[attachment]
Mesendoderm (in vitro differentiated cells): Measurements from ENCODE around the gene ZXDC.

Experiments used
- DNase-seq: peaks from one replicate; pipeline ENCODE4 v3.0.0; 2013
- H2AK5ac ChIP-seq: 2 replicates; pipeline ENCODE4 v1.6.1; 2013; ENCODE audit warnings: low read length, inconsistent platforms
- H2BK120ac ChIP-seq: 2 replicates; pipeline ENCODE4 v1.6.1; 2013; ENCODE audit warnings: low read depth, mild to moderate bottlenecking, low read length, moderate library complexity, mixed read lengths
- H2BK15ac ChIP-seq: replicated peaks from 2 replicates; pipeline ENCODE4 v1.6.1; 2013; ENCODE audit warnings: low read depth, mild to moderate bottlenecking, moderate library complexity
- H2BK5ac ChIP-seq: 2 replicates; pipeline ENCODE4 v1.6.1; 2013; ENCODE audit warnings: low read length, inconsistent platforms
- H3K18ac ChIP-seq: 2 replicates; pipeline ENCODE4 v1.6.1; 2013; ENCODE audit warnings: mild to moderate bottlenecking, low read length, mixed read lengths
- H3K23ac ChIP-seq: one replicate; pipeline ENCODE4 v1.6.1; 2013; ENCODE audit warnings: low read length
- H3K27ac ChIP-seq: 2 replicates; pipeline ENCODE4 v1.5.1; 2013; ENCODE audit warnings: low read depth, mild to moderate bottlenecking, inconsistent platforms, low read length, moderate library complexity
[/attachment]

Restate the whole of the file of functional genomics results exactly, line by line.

Mesendoderm (in vitro differentiated cells): Measurements from ENCODE around the gene ZXDC.

Experiments used
- DNase-seq: peaks from one replicate; pipeline ENCODE4 v3.0.0; 2013
- H2AK5ac ChIP-seq: 2 replicates; pipeline ENCODE4 v1.6.1; 2013; ENCODE audit warnings: low read length, inconsistent platforms
- H2BK120ac ChIP-seq: 2 replicates; pipeline ENCODE4 v1.6.1; 2013; ENCODE audit warnings: low read depth, mild to moderate bottlenecking, low read length, moderate library complexity, mixed read lengths
- H2BK15ac ChIP-seq: replicated peaks from 2 replicates; pipeline ENCODE4 v1.6.1; 2013; ENCODE audit warnings: low read depth, mild to moderate bottlenecking, moderate library complexity
- H2BK5ac ChIP-seq: 2 replicates; pipeline ENCODE4 v1.6.1; 2013; ENCODE audit warnings: low read length, inconsistent platforms
- H3K18ac ChIP-seq: 2 replicates; pipeline ENCODE4 v1.6.1; 2013; ENCODE audit warnings: mild to moderate bottlenecking, low read length, mixed read lengths
- H3K23ac ChIP-seq: one replicate; pipeline ENCODE4 v1.6.1; 2013; ENCODE audit warnings: low read length
- H3K27ac ChIP-seq: 2 replicates; pipeline ENCODE4 v1.5.1; 2013; ENCODE audit warnings: low read depth, mild to moderate bottlenecking, inconsistent platforms, low read length, moderate library complexity